It’s all change at Jesus College, Cambridge in England. The marble memorial to Tobias Rustat is coming down. His portrait is no longer displayed. And his name has been removed from the conferences held at the college. Yet for one emeritus fellow of Cambridge’s Magdalene College, these steps do not appear to go far enough. Colin Kolbert, a retired judge, said: ‘If he (Rustat) was so abhorrent, they should liquidate the present proceeds of his benefaction and give it to the descendants of the people he was oppressing.’ Is this really a wise idea?

That Tobias Rustat dealt in slaves is not disputed. He made the majority of his wealth as a courtier, and invested £400 in the Royal African Company. That Jesus College benefited from his wealth is not in question either: in 1671, he donated £2,030 to the College to fund eight scholarships. That this history implies the College should rid itself of the proceeds to fund the descendants of the wronged is less clear.

Whether a Cambridge college is best placed to address racial inequality in the United States of America (where many of those poor souls enslaved by the Royal African Company ended up) is almost irrelevant next to the question of whether that’s something it should be doing in the first place.

In 2020, there has been a steady stream of calls for the redistribution of wealth in line with a vision of historical justice. This idea — a bid to right the wrongs of the past — is one that is rapidly gaining in popularity. And those who have benefited from what is now deemed to be ill-gotten wealth are floundering for a response. Jesus College is only the latest organization to attempt to placate its critics. Yet even if Kolbert’s suggestion was implemented, the mob is unlikely to be content.

It’s worth pausing for a moment and thinking about the ethics underpinning these calls for redistribution. Why, precisely, should the students and scholars of Jesus College today bear responsibility for a centuries-old wrong? The idea that the son inherits the guilt of the father is not generally well received in our society, precisely because we have no part in the actions of our ancestors. We experience neither their suffering nor their triumphs. Yes, their actions have consequences for our lives. But establishing a principle whereby every action flowing from a past wrong is unraveled would leave us with no certain ground left to stand on.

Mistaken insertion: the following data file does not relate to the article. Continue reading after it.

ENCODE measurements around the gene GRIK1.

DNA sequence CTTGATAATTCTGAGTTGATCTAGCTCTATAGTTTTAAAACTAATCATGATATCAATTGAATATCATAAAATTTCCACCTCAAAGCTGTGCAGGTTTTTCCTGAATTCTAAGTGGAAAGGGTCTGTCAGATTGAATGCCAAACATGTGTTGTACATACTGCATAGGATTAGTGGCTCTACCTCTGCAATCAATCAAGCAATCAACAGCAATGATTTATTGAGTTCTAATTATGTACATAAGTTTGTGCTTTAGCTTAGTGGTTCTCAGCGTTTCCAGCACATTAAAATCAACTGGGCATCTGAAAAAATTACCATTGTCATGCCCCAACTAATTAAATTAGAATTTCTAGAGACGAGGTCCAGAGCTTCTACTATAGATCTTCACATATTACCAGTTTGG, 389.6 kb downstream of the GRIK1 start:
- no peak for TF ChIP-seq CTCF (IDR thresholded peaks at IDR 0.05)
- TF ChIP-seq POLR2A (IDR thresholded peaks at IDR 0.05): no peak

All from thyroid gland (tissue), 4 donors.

If we are genuinely going to prosecute every past wrong, then the Khoisan might have some choice words for the Bantu, the Chinese for the Mongolians, and indeed the Mongolians for the Chinese. The Koh-i-Noor can make its way back through the chain of emperors and looters to the banks of the Krishna river. The treasures of Gotland can wend their way back to England. Spain can return its Aztec gold to the descendants of the Triple Alliance, who can return it to the descendants of its vassals.

Those of us with more Yamnaya DNA can compensate those with less, and the services of 23andMe can be employed to work out a precise ledger for our relative statuses as victim and oppressor in the grand accounting.

Alternatively, we can agree that this endless fascination with claiming the guilt of the past as our own is fundamentally the action of an unhealthy society, gripped by a lack of confidence in its own values, and obsessed with proving that nothing good has come of it.

There is a limited amount of time and space with which to tell our national story, and a telling where we are ridden with guilt is more amenable to certain political dispositions than others. Supporters of this approach say that prosperity is stolen, not earned. They say that the West is wealthy because it exploited the third world. And that it owes it recompense, whether through direct payment of blood money, or through opening its doors. Whether or not this is actually true is immaterial; the point is the feeling of guilt that this engenders.

The blunt truth of the matter is that the history of mankind is remarkably bloody. It consists largely of one group of people acting appallingly to another. That we live in a time when this is less true than it once was does not imply greater responsibility for those left standing at the end of history.

If people want to make the case for development aid, or redistribution, or migration, then they should do so from consistent moral principles, rather than pleading a special case. No one should defend the involvement Rustat had with the Royal African Company. But then no one is. Instead of talking about reparations, it’s time for a new approach — one that acknowledges that the sins of the past  can’t be made right by feeling guilty or redistributing wealth in the present.

This article was originally published onThe Spectator’s UK website.